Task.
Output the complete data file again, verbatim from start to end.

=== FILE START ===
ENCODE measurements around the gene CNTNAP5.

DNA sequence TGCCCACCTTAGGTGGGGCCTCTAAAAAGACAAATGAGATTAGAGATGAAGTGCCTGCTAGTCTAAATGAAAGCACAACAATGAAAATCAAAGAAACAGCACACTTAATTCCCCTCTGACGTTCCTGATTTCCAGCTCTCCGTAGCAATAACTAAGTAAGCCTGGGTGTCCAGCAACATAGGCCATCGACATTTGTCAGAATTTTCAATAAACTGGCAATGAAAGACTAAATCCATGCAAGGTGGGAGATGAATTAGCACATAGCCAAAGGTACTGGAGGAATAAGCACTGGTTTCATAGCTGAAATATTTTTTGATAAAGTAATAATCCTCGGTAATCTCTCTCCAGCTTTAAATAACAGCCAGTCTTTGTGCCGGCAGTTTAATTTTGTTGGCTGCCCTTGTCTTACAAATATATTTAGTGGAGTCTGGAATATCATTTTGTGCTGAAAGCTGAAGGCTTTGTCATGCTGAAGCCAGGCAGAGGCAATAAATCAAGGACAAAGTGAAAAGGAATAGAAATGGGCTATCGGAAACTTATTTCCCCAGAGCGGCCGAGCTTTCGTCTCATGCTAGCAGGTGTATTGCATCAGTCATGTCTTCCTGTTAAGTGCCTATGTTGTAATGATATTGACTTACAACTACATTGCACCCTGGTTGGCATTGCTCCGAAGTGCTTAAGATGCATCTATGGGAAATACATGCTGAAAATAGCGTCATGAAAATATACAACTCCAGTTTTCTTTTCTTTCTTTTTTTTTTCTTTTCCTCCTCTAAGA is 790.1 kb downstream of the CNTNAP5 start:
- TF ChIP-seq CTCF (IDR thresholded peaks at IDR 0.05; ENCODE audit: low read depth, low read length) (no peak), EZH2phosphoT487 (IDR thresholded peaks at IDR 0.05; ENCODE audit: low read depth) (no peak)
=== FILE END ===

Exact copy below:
ENCODE measurements around the gene CNTNAP5.

DNA sequence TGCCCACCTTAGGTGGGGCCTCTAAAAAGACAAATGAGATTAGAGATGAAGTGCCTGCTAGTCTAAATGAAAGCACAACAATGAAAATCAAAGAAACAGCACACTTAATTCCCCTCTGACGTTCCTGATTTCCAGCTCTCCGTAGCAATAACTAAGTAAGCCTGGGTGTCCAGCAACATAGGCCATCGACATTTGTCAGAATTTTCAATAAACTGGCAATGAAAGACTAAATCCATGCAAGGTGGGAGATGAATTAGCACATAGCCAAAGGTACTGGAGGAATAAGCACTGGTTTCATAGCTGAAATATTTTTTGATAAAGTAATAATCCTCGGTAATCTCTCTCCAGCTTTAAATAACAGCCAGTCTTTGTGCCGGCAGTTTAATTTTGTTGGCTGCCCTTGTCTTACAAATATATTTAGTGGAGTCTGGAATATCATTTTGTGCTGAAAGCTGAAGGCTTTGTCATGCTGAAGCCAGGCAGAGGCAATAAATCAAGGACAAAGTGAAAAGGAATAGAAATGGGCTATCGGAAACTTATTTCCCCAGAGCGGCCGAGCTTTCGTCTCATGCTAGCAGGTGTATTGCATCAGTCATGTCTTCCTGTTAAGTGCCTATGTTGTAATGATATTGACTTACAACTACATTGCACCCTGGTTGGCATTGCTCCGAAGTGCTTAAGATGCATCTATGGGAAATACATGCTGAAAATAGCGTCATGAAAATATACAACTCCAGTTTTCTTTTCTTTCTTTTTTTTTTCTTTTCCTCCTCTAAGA is 790.1 kb downstream of the CNTNAP5 start:
- TF ChIP-seq CTCF (IDR thresholded peaks at IDR 0.05; ENCODE audit: low read depth, low read length) (no peak), EZH2phosphoT487 (IDR thresholded peaks at IDR 0.05; ENCODE audit: low read depth) (no peak)